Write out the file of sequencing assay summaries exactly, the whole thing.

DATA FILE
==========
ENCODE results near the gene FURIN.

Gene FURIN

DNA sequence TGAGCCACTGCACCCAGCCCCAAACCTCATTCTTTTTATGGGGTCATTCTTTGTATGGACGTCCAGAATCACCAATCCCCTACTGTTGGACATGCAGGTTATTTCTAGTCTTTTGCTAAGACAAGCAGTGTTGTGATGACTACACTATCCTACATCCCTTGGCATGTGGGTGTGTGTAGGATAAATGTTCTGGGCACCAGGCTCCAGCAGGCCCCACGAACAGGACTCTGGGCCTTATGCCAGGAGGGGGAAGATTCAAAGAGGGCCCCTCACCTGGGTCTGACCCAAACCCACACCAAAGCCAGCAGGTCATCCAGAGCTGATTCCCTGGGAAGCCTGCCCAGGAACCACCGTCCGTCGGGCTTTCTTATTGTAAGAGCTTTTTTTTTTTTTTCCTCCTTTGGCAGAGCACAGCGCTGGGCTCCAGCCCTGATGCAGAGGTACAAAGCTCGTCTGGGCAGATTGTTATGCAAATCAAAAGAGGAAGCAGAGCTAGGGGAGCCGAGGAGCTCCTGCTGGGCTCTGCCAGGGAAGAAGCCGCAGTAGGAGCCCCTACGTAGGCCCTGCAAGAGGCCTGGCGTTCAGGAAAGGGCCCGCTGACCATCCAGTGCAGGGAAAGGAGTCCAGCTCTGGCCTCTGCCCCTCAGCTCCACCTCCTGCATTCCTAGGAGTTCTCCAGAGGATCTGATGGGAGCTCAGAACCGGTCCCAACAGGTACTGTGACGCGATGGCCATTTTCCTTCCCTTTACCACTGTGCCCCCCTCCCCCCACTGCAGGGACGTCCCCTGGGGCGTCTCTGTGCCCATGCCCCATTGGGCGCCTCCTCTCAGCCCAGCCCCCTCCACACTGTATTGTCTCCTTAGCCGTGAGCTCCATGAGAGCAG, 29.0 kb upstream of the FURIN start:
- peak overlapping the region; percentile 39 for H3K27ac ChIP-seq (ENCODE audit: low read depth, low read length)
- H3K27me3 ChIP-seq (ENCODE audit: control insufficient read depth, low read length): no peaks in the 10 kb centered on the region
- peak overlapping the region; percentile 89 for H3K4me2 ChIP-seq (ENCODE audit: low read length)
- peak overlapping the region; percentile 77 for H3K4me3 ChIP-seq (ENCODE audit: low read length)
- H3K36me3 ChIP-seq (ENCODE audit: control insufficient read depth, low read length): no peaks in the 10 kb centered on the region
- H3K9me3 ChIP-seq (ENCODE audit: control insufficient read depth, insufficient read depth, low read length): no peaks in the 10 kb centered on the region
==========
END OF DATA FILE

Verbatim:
ENCODE results near the gene FURIN.

Gene FURIN

DNA sequence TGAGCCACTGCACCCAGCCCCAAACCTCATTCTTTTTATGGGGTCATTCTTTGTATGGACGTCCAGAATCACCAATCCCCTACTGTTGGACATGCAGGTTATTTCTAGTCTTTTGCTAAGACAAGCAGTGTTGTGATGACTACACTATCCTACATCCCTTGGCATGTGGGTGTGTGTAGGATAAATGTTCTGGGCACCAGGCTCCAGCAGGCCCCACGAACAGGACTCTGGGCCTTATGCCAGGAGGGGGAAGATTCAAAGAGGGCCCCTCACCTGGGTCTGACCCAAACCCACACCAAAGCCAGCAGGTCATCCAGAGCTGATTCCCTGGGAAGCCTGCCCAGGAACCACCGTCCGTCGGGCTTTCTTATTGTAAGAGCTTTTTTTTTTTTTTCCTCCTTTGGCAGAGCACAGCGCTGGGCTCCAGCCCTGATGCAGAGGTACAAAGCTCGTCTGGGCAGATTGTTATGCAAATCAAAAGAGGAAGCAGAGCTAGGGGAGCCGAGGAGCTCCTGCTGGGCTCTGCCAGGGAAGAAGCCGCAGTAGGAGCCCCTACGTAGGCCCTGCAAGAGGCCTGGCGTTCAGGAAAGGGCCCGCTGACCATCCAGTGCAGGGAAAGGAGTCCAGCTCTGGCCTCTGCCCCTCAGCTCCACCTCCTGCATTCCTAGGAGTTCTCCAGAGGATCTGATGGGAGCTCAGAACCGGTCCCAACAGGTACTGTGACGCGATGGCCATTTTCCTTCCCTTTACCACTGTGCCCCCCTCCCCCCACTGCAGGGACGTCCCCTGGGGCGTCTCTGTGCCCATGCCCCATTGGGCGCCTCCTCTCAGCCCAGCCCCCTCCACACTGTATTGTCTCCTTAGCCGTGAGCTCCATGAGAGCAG, 29.0 kb upstream of the FURIN start:
- peak overlapping the region; percentile 39 for H3K27ac ChIP-seq (ENCODE audit: low read depth, low read length)
- H3K27me3 ChIP-seq (ENCODE audit: control insufficient read depth, low read length): no peaks in the 10 kb centered on the region
- peak overlapping the region; percentile 89 for H3K4me2 ChIP-seq (ENCODE audit: low read length)
- peak overlapping the region; percentile 77 for H3K4me3 ChIP-seq (ENCODE audit: low read length)
- H3K36me3 ChIP-seq (ENCODE audit: control insufficient read depth, low read length): no peaks in the 10 kb centered on the region
- H3K9me3 ChIP-seq (ENCODE audit: control insufficient read depth, insufficient read depth, low read length): no peaks in the 10 kb centered on the region